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Trading on mainland China’s stock markets was suspended 30 minutes into Thursday’s trading session amid another sharp sell-off similar to one recorded on the first day of business of 2016.
Like on Monday, the market volatility affected stock indices around the world and also hit entertainment industry stocks in China and beyond.
Investors have expressed increased concern about the outlook for the world’s second-largest economy. U.S. stock futures trended down before the start of Thursday’s trading session, signaling stocks would fall.
In China, the benchmark Shanghai Composite was down 7.3 percent before trading was suspended. China last year introduced an automatic circuit-breaker system to limit market volatility. On Monday, trading was frozen temporarily before it resumed, but shares continued to slide, prompting the system to shut down trading early for the day.
In Hong Kong, the Hang Seng Index closed down 3.1 percent. Japan’s Nikkei 225 index in Tokyo fell 2.3 percent, and the broad-based pan-European Stoxx Europe 600 index was down more than 3 percent midday.
Shares in many of China’s leading entertainment companies were again hit on Thursday. Shares of Wanda Cinema Line, China’s largest movie theater chain, were down 9.0 percent when trading was stopped, film studio Huayi Brothers was down 10.0 percent and Enlight Media also lost 10.0 percent of its market value.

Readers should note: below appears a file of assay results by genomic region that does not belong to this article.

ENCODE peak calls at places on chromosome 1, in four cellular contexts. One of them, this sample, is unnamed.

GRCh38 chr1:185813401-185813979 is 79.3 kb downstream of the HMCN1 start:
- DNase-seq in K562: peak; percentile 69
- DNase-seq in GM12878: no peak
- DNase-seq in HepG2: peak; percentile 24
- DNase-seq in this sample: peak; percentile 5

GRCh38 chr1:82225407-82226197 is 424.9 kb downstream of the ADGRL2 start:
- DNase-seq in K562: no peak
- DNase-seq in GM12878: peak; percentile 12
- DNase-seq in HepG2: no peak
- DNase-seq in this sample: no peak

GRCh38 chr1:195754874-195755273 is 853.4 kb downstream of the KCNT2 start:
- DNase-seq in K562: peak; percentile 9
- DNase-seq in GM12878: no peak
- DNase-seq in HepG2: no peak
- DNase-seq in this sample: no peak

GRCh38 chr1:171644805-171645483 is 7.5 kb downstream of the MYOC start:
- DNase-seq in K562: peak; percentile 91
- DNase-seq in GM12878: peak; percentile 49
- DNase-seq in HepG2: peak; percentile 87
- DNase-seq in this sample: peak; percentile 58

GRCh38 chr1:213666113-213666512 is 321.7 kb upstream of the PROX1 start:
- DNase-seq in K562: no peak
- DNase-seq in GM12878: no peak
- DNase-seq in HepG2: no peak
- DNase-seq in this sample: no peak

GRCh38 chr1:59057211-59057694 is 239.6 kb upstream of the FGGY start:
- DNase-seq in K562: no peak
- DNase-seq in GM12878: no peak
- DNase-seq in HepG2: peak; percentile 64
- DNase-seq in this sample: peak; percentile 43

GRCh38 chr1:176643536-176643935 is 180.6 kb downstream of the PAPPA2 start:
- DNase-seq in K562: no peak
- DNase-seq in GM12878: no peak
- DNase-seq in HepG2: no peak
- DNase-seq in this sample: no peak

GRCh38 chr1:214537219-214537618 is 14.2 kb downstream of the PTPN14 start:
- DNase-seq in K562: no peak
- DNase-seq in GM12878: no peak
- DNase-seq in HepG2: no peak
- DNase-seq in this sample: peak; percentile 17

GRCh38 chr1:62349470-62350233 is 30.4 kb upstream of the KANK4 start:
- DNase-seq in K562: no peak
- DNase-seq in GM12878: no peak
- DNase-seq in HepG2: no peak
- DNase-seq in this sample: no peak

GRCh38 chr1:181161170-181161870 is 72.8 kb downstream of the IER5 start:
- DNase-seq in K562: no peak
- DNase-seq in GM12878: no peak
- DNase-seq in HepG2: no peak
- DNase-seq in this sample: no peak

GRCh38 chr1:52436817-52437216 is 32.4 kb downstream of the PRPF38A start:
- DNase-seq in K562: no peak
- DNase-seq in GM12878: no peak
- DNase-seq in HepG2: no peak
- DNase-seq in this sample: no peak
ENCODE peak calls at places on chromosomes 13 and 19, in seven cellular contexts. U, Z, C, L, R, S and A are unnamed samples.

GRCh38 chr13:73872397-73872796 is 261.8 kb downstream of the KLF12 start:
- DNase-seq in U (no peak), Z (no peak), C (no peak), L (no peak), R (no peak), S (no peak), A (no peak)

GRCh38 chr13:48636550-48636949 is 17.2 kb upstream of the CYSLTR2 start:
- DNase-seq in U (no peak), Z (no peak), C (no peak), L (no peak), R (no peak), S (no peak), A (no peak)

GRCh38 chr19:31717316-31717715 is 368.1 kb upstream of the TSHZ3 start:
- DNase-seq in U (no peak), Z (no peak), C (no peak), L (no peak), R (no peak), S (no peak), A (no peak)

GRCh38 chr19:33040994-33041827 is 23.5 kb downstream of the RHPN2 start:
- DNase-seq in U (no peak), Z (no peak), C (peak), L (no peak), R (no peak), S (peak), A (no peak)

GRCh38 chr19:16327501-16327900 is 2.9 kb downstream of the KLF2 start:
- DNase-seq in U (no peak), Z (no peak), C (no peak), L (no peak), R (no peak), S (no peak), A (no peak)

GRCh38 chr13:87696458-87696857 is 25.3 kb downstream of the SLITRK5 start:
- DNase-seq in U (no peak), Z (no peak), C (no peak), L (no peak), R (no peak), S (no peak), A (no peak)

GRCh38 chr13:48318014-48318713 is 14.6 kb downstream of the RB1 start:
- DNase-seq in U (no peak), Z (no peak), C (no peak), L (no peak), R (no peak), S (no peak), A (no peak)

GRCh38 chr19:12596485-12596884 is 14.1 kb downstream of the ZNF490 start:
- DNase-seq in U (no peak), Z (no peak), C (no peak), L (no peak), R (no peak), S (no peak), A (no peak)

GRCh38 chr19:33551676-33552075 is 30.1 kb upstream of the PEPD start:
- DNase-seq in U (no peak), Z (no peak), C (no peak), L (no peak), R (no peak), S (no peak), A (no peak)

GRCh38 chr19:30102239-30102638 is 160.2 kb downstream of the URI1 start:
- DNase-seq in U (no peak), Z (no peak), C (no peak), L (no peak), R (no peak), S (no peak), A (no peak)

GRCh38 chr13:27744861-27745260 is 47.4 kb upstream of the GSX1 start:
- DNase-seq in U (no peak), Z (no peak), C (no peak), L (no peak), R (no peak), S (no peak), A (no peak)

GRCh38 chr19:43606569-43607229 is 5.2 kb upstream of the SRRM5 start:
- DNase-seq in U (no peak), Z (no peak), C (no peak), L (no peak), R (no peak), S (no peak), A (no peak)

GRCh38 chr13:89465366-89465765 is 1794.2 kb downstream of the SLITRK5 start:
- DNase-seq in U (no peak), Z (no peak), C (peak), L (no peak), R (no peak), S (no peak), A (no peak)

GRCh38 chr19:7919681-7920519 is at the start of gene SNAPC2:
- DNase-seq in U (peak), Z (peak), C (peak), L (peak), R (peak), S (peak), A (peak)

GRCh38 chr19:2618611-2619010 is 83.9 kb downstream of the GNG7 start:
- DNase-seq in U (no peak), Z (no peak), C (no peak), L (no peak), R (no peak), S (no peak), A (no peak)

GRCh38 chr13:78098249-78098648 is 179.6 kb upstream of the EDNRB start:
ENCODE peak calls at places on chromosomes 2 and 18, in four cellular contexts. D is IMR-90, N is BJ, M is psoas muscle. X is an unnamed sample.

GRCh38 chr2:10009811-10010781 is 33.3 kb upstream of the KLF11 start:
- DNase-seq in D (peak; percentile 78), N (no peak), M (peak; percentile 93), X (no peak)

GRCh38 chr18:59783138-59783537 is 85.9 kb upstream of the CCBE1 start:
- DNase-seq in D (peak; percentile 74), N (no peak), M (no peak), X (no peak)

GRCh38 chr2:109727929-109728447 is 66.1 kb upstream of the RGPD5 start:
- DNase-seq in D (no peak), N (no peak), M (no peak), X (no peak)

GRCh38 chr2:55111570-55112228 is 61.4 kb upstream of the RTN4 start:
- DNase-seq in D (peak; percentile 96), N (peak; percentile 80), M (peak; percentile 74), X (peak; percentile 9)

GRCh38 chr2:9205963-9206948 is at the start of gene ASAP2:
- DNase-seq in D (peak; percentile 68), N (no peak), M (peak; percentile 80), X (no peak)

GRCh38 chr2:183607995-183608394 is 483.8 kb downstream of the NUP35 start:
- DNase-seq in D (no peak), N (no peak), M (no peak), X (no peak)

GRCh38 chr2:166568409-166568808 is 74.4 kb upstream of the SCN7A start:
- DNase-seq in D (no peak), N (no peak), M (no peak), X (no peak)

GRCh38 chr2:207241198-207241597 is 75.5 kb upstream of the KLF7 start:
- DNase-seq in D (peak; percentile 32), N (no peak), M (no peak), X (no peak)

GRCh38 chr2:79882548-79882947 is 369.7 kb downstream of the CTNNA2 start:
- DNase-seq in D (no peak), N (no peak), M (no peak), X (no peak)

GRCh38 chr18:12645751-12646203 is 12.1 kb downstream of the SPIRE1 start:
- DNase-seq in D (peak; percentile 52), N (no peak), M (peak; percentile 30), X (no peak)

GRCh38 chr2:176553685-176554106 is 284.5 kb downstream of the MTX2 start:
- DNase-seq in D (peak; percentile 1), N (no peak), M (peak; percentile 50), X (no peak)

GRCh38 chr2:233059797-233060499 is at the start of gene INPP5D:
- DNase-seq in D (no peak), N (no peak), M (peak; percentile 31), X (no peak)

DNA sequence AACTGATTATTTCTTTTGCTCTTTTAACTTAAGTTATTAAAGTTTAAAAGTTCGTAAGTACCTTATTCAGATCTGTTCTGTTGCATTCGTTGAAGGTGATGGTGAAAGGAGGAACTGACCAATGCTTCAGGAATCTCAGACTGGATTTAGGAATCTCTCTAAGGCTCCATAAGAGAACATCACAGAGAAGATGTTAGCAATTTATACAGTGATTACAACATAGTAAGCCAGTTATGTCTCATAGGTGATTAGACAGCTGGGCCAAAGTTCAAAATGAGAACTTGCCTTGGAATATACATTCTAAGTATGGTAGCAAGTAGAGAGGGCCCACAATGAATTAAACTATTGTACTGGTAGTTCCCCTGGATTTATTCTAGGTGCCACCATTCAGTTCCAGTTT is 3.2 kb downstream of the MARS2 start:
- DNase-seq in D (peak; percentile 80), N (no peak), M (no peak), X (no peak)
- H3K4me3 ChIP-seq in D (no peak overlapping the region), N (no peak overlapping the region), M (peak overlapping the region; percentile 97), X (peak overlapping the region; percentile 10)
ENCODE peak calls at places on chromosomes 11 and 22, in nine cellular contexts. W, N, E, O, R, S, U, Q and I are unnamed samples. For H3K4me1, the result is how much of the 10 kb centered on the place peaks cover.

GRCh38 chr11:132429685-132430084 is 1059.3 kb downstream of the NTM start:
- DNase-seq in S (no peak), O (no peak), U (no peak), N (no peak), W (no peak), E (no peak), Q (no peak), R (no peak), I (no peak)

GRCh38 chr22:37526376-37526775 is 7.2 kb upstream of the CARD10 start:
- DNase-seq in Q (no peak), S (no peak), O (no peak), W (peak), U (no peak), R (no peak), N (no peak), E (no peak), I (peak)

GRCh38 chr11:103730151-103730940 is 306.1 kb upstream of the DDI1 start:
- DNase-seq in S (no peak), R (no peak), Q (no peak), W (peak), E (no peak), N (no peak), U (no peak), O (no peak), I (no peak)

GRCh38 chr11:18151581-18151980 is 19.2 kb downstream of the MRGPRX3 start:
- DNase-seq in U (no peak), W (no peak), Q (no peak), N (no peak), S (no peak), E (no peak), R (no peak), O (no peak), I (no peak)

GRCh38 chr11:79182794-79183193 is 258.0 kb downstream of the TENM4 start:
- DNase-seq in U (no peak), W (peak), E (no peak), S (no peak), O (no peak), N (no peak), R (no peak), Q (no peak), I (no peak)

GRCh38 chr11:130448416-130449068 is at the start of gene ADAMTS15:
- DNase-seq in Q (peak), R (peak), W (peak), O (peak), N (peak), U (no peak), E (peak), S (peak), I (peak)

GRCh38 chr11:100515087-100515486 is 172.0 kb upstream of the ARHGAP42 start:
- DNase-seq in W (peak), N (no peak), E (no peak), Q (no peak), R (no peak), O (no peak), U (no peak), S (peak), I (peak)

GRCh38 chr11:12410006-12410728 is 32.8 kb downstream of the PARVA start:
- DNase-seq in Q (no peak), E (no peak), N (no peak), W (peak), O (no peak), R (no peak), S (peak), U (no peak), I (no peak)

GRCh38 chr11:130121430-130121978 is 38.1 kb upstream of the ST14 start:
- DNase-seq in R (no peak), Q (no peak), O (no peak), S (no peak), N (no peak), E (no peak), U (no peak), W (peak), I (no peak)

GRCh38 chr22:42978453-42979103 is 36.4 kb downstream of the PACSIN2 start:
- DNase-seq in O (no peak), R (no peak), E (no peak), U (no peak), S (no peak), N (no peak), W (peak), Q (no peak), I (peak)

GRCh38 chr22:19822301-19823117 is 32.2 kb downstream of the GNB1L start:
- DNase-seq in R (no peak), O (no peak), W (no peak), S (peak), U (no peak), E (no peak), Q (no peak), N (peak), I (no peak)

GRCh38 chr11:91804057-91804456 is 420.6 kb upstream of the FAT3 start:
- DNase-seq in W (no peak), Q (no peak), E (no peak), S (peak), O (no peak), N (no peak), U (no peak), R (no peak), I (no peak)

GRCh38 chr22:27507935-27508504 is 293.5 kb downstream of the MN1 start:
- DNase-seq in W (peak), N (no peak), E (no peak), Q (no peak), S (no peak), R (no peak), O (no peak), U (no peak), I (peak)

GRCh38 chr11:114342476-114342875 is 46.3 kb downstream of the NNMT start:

China’s leading tech companies, which have emerged as aggressive players in the entertainment space over the past few years, also slipped on the Hong Kong exchange. Tencent Holdings fell 4.0 percent, while Alibaba Group closed down 6.1 percent, while Imax China ended the day down 13.9 percent.
Meanwhile, in Tokyo, Sony Corp. shares dropped 3.5 percent on Thursday.
In the U.K., the stock of British broadcaster ITV was down 2.2 percent as of midday, while shares of pan-European pay TV giant Sky lost 2.4 percent and German TV giant ProSiebenSat.1 lost 2.4 percent of its value.
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